The older I become, the more I realize the importance of family and remembering your roots.
Looking at my light brown hair, blue eyes and last name, you wouldn’t think I have a Hispanic background. My dad’s heritage is German, hence my last name, and my mom’s heritage is Hispanic. Being an incognito minority all my life has allowed me to play two roles: the Hispanic girl with a Spanish speaking family, or just a “white girl” who has a typical family in a typical suburb.
Sometimes, I would find it easier to play the “white girl” role just to dodge questions. “How do you have blue eyes??” or “So, why don’t you speak Spanish?” are just some examples. People’s curiosity and sometimes ignorance made the conversation exhausting, so I found myself drifting from my heritage…drifting from the person I really am.
As I get older, I remember the memories my hidden heritage has given me. Some of my fondest childhood memories took place in Mexico; the birthplace of my grandmother.
There was nothing more exciting to me than visiting the shops filled with Barbies dressed as flamenco dancers, eating coconut popsicles and buying the tropical fruits sold at the stands on the side of the road. Eating authentic Mexican food surrounded by the people I loved was such a special experience—one that I will never forget.
I felt like I instantly connected with the strangers around me because we shared the same roots and loved the same place. Visiting Mexico had become a part of my life and I looked forward to every single trip.
It was during high school when I truly began to understand what it meant to accept yourself for who you are. As I got older, I realized how important it is to be different from those around you and to have confidence in who you are and where you are from. Hearing my grandparents share stories about their childhood and seeing how proud they are makes me feel honored to carry those stories and traditions and pass them along to my children someday.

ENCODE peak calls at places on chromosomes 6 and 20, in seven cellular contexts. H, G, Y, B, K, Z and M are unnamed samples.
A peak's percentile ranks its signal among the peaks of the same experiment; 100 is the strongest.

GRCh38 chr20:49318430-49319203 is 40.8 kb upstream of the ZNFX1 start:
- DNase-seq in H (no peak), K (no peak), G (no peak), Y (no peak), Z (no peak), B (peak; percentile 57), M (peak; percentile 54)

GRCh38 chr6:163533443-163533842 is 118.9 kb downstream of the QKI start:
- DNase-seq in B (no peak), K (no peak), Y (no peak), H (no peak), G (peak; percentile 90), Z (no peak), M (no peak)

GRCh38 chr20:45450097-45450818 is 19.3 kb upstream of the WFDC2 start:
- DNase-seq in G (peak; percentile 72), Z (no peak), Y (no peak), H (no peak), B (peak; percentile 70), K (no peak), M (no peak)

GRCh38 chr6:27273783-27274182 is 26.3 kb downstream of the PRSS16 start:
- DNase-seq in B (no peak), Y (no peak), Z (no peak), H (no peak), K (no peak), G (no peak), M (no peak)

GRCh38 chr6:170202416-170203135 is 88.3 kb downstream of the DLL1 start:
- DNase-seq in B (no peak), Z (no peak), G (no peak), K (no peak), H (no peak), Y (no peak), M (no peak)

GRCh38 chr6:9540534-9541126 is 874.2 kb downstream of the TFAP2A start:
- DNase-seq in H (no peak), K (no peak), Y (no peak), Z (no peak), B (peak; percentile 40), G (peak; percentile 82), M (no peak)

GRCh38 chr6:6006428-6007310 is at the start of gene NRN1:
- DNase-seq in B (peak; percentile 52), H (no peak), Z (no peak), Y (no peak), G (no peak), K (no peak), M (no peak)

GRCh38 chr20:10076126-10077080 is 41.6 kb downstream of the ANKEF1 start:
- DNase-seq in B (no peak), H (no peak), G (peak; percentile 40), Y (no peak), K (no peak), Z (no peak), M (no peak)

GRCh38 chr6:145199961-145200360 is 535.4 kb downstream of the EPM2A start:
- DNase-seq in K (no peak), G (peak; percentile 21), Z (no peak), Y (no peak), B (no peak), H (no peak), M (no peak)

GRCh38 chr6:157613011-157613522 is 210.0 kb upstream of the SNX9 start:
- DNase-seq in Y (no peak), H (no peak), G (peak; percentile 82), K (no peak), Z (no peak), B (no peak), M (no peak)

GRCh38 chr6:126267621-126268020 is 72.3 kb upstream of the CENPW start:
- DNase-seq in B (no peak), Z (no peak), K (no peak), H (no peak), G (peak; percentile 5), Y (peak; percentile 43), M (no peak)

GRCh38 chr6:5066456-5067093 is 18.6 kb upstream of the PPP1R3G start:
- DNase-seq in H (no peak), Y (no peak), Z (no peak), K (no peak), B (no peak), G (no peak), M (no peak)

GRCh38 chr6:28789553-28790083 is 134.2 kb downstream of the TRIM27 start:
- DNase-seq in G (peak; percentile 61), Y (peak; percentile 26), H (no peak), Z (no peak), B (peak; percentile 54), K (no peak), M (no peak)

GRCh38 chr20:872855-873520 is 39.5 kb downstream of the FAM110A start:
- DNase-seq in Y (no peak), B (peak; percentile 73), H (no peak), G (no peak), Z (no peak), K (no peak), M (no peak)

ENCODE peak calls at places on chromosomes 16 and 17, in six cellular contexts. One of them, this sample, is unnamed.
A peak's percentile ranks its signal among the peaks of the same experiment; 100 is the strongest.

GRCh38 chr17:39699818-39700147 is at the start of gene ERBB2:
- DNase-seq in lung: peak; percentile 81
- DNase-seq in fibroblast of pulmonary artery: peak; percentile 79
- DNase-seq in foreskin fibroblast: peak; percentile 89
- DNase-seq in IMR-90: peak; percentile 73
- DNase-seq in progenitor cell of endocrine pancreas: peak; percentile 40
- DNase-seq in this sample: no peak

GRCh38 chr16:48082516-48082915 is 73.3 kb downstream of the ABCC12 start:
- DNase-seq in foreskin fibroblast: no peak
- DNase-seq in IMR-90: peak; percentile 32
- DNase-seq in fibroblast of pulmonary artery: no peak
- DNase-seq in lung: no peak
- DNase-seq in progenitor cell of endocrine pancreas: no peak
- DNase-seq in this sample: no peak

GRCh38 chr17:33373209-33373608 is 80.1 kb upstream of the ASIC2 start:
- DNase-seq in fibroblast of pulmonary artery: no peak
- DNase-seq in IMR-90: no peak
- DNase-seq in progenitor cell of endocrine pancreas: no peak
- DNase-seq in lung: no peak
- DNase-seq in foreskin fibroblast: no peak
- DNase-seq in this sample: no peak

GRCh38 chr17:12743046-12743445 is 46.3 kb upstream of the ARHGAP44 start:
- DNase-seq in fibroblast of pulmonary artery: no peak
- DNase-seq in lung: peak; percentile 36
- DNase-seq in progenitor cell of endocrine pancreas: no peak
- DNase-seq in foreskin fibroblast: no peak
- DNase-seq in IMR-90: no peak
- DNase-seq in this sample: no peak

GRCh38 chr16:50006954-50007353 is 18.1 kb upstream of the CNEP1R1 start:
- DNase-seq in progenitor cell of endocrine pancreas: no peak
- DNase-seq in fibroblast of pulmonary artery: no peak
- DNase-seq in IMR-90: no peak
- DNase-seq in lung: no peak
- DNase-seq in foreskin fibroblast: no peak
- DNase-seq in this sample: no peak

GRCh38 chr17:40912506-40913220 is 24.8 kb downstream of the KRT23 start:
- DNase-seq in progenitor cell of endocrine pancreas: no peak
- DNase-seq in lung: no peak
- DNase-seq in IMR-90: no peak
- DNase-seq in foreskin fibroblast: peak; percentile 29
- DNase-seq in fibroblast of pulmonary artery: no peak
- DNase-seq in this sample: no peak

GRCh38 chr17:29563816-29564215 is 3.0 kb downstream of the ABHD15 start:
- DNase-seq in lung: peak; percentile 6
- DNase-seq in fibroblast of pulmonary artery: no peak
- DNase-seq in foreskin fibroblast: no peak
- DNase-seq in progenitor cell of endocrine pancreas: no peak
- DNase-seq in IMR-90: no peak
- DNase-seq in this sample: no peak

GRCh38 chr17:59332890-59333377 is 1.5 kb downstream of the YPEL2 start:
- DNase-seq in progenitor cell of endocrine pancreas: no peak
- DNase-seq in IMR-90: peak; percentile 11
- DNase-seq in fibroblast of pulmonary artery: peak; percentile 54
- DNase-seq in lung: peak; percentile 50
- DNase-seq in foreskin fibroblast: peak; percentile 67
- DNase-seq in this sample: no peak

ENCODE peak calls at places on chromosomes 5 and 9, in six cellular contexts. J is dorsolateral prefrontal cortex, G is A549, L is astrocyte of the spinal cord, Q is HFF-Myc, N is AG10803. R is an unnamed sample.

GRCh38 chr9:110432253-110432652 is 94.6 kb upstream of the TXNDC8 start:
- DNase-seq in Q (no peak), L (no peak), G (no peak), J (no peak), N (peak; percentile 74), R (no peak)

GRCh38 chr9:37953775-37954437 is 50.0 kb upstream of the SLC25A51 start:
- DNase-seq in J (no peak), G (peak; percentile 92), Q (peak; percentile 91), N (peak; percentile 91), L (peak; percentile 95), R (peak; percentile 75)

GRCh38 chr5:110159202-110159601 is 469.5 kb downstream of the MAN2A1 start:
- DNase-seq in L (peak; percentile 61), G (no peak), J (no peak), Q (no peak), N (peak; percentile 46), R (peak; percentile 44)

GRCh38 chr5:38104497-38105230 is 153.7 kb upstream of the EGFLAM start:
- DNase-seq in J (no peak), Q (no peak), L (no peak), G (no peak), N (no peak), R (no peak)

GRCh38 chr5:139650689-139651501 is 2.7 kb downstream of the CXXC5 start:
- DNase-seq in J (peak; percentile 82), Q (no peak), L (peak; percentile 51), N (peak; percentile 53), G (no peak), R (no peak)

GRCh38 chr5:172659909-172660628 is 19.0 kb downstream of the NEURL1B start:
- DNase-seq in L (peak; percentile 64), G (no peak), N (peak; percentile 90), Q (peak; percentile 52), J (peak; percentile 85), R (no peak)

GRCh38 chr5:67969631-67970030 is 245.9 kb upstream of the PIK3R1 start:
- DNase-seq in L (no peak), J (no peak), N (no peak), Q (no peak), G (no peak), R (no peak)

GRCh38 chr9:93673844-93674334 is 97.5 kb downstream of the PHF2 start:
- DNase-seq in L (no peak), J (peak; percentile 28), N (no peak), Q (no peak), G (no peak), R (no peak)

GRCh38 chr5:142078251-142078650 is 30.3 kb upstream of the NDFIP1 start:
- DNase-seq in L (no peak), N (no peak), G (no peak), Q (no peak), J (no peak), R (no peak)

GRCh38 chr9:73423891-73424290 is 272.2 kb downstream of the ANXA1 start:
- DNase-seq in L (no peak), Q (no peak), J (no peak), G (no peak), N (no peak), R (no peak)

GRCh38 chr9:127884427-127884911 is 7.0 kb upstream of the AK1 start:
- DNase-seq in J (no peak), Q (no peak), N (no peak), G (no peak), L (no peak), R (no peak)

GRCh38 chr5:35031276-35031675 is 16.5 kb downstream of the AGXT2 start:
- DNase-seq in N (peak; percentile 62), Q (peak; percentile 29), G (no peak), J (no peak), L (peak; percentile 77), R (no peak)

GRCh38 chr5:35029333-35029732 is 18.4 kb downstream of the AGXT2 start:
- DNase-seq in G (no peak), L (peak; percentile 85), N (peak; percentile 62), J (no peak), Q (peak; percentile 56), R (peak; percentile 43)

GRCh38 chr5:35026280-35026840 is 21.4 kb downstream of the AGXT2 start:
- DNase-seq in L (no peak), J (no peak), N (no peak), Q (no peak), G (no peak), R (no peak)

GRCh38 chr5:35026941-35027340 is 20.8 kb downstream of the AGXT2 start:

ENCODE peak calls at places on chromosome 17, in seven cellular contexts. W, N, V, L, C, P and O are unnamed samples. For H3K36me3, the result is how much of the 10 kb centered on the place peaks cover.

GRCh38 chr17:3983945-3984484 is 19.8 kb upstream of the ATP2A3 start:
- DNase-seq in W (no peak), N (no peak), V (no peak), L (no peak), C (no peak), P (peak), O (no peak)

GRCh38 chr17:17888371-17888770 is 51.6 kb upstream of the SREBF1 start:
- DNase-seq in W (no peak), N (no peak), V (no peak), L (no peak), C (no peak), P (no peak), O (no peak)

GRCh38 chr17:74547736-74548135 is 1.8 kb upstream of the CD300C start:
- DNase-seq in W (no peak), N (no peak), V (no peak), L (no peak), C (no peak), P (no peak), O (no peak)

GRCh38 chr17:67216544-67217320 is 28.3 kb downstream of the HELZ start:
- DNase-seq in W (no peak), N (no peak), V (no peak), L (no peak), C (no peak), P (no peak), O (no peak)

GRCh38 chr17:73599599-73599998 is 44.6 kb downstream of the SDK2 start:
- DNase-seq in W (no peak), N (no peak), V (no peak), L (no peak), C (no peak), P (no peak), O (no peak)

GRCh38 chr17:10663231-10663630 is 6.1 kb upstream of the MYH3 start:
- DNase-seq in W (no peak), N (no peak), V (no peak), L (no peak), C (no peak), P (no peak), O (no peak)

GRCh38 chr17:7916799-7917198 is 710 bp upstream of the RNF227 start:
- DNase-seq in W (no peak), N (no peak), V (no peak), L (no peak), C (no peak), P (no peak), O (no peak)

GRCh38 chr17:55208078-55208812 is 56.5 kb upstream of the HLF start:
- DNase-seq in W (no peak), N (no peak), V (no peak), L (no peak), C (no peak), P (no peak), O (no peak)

Unfortunately, this heartwarming place filled with happy people, amazing food and my memories is now so dangerous. Not only Juarez, but much of Mexico has become intensely dangerous for its citizens and American visitors.
Sadly, Juarez is now known worldwide to be one of the most dangerous cities in the Western Hemisphere. It really devastates me that this amazing place has turned into a memory that might not be restored in time for my grandma to reclaim her fading heritage.
When the violence in Juarez is reported during newscasts, it is often done so with some uninformed implied notion that “people get what they deserve.”
The drug-lords wreaking havoc do so as they supply their product to an anxiously awaiting customer base in the States. For my family, and the families of countless Mexicans, this is a tender and emotional problem. We, as Americans, need to act for the benefit of all continental Americans. While my dire need for some authentic Mexican food serves as a personal and selfish motivator, the truth is we must all strive to save not only a people, but also a precious culture.
I also think it is crucial for people to remember not to judge other cultures and other lifestyles. People have often made rude comments or jokes about Mexico in front of me, not knowing I have a strong connection with this beautiful country. Judging places, people or cultures is wrong and ignorant.
It is important for us as Americans to learn the facts and respect other people and places. It is important to remember that even the most dangerous or remote places have people who love and cherish them.
Now, as a proud Hispanic, I feel it is a privilege to be a part of such a precious culture. I wear my heritage with pride, joy and hope. I have pride to be Hispanic, joy to represent the Mexican culture in the United States and hope that Mexico will be restored to its former beauty and respect it so greatly deserves.